How Inventors’ Vision for Early Cancer Detection Got a $2.1 Billion Boost

Johns Hopkins Technology Ventures helped with patent protection, licensing strategy, lab space and more.

Pictured above: Thrive co-founders Ken Kinzler, top, Nickolas Papadopoulos and Bert Vogelstein.

Published in Dome - Dome January/February 2022

This article first appeared in the Johns Hopkins Technology Ventures newsletter.

Johns Hopkins researchers Nickolas Papadopoulos, Ken Kinzler and Bert Vogelstein have spent their careers working on ways not just to treat cancer but to detect it before it becomes a threat. The goal: a blood test for the earlier detection of cancer incorporated into routine medical care.

Their dream is closer to reality thanks in part to a $2.15 billion acquisition of their company, Thrive Earlier Detection Corp., one year ago by Exact Sciences Corp., a global leader in cancer-detection testing.

“The acquisition of Thrive is a giant leap toward ensuring blood-based, multicancer screening becomes a reality and, eventually, the standard of care,” Kevin Conroy, CEO of Exact Sciences, said in a statement announcing the deal. “By combining the expertise of both organizations, we believe we can bring this powerful technology to patients faster.”

The heart of the researchers’ work is the liquid biopsy, a test done on a blood sample to look for signals derived from cancer cells circulating in the blood.

In 2011, they invented SafeSeqS, a next-generation gene sequencing technology that simultaneously and individually analyzed millions of DNA molecules to identify mutations in the bloodstream more accurately than other methods.

Two years later, SafeSeqS was incorporated into a pilot study of their liquid biopsy test, which used cervical fluid obtained during routine Pap tests to detect endometrial and ovarian cancer. The “PapGene” test accurately detected all 24 endometrial cancers and nine of 22 ovarian cancers in the study. In 2018, the researchers reported that PapSEEK, the screening test, was nearly 99% specific for cancer and detected 81% of endometrial cancers and 33% of ovarian cancers in a study of 2,000 samples from nearly 1,700 women.

This success was due, in part, to help from Johns Hopkins Technology Ventures, a division of the university created in 2014 to support the translation of Johns Hopkins University research into commercial applications benefiting society.

Since 2015 when Papadopoulos, Kinzler and Vogelstein formed a startup, PapGene, to commercialize the test, JHTV has helped the trio with patent protection, licensing strategy, fundraising and negotiations. JHTV also has provided incubator space and services to help them set up their initial, federally certified lab space.

PapGene used lab and office space at FastForward, JHTV’s accelerator, and continued work on the test. Meanwhile, Papadopoulos, Kinzler and Vogelstein developed another liquid biopsy test to detect multiple forms of cancer, called CancerSEEK. A study published in 2018 in Science evaluated CancerSEEK in eight cancer types and found it performed with greater than 99% specificity and with sensitivities ranging from 69% to 98% for the detection of five cancer types — ovarian, liver, stomach, pancreas and esophageal — for which there are no screening tests available for average-risk individuals.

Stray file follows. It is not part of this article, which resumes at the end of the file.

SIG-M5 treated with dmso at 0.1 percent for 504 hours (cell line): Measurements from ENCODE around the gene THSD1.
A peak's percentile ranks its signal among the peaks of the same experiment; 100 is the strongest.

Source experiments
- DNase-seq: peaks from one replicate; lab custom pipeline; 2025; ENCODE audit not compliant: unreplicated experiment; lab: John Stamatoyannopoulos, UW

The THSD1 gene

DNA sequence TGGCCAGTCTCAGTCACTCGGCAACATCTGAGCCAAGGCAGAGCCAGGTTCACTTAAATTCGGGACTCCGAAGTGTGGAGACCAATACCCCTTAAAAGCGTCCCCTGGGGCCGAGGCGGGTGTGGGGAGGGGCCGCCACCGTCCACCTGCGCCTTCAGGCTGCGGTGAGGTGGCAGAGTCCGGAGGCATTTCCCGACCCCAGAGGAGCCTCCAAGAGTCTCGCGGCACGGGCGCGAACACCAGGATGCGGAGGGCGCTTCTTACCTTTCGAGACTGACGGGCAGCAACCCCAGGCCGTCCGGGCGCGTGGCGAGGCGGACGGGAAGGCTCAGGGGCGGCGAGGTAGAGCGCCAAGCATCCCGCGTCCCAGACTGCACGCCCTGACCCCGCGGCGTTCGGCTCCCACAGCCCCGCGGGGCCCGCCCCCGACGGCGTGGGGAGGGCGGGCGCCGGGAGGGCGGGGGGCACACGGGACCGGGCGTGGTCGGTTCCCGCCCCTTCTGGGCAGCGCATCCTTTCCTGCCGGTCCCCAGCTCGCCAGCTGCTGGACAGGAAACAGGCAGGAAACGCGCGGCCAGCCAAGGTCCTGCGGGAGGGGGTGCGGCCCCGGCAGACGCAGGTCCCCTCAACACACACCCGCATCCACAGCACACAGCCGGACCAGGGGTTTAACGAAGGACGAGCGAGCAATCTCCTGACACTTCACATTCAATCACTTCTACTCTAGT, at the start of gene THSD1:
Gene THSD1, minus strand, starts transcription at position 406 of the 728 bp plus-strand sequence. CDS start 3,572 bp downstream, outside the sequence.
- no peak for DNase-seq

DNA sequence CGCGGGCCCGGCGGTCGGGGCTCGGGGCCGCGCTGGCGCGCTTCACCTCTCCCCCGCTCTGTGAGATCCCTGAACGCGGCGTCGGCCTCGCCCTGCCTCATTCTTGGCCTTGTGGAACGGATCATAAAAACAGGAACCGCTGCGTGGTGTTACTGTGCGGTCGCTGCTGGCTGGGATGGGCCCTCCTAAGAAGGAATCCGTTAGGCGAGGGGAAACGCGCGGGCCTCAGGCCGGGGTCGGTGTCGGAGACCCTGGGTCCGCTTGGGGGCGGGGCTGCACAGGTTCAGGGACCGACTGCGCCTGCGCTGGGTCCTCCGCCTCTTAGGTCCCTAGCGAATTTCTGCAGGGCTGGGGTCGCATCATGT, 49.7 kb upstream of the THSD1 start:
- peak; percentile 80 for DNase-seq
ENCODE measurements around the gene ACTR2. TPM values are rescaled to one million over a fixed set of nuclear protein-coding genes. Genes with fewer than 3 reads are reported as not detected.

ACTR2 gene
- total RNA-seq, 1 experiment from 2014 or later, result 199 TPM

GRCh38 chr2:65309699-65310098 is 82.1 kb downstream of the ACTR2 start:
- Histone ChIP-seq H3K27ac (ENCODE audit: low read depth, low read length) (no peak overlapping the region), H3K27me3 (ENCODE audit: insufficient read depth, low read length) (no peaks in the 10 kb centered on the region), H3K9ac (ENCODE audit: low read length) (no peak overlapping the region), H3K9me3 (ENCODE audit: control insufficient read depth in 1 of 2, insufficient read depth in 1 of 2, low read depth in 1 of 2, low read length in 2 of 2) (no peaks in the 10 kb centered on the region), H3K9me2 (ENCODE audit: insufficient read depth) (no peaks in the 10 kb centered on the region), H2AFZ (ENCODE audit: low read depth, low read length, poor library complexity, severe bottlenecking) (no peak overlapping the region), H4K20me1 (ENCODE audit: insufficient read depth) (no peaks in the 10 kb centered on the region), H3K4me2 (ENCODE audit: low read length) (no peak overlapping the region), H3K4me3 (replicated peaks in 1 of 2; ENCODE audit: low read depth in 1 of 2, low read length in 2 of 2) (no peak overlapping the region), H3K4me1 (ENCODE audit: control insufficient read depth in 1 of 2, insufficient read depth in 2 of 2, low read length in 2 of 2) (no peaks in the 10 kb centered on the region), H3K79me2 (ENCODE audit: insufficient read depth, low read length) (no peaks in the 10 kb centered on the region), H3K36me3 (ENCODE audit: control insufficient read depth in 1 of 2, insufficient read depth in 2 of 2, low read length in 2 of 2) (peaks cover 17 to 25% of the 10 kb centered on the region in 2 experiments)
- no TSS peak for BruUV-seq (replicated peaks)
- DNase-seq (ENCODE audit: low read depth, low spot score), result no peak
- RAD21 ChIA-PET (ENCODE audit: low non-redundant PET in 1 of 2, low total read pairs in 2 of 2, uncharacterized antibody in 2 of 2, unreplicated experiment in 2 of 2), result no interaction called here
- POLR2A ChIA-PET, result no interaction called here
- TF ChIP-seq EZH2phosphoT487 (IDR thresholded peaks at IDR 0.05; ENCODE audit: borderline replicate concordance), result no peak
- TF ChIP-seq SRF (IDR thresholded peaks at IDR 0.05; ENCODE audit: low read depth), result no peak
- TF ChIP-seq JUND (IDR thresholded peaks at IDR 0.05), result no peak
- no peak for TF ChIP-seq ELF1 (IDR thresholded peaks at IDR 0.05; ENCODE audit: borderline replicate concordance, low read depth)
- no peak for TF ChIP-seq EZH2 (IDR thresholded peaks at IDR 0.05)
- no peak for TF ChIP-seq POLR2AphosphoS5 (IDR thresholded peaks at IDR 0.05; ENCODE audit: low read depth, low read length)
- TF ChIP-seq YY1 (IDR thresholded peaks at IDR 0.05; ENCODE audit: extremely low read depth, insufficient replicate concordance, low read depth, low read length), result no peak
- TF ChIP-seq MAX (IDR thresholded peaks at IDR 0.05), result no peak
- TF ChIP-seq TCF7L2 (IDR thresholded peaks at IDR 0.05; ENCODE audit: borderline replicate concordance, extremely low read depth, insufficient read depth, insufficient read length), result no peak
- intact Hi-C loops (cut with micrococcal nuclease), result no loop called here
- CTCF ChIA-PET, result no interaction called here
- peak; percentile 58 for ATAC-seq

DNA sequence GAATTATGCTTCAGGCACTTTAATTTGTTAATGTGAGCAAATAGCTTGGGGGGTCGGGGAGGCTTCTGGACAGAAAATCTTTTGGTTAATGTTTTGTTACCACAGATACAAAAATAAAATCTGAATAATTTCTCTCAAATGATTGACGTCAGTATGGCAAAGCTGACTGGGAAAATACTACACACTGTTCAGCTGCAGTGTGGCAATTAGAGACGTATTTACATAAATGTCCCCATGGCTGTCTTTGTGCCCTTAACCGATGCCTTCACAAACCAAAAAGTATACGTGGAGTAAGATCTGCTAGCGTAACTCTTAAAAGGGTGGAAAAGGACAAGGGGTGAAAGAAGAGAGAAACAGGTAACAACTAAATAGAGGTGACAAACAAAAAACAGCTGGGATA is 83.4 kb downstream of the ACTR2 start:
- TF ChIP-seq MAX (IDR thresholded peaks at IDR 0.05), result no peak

Investors and industry officials reached out to JHTV after the paper was published, says Christy Wyskiel, JHTV’s executive director.

“With this type of technology, with such huge potential to save lives, it was really incumbent on JHTV to move quickly and get the smartest investors and executive team in place to move the technology forward,” she says.

CancerSEEK and methods for the detection of cancer were licensed in 2019, and PapGene ultimately became Thrive Earlier Detection Corp., a new company that launched with $110 million in initial funding, the largest initial investment for a Johns Hopkins technology.

In April 2020, Thrive and researchers from Johns Hopkins announced that a multicancer blood test based on CancerSEEK was given to 9,911 women with no evidence or history of cancer. It safely detected 26 undiagnosed cancers, enabling potentially curative treatment in a subset of them. The study, called DETECT-A (Detecting cancers Earlier Through Elective mutation-based blood Collection and Testing) represented the first time a liquid biopsy blood test was used for that purpose. Three months later, Thrive announced another $257 million in funding. Then, in November 2020, Exact Sciences announced it would acquire Thrive for more than $2.15 billion.

Thrive’s trajectory sends an important signal for researchers at Johns Hopkins, Papadopoulos says: The opportunity is available to translate their discoveries through the commercialization process.

“JHTV has become an invaluable and essential campus resource, and it has been satisfying to watch the university’s innovation enterprise be leveraged by so many other enterprising faculty and students,” says Papadopoulos, a professor of oncology and pathology at the Johns Hopkins University School of Medicine.

Thrive is also positioned to have a significant impact on the Baltimore biotech ecosystem, Wyskiel says. Since its founding, Thrive has conducted its research and development in the 1812 Ashland building, part of Johns Hopkins’ innovation hub on its East Baltimore campus. The company now has 60 employees and 35,000 square feet of lab space in Baltimore, both figures double the numbers from the start of 2020.

Papadopoulos, Kinzler and Vogelstein continue to advise Thrive on scientific and clinical matters.

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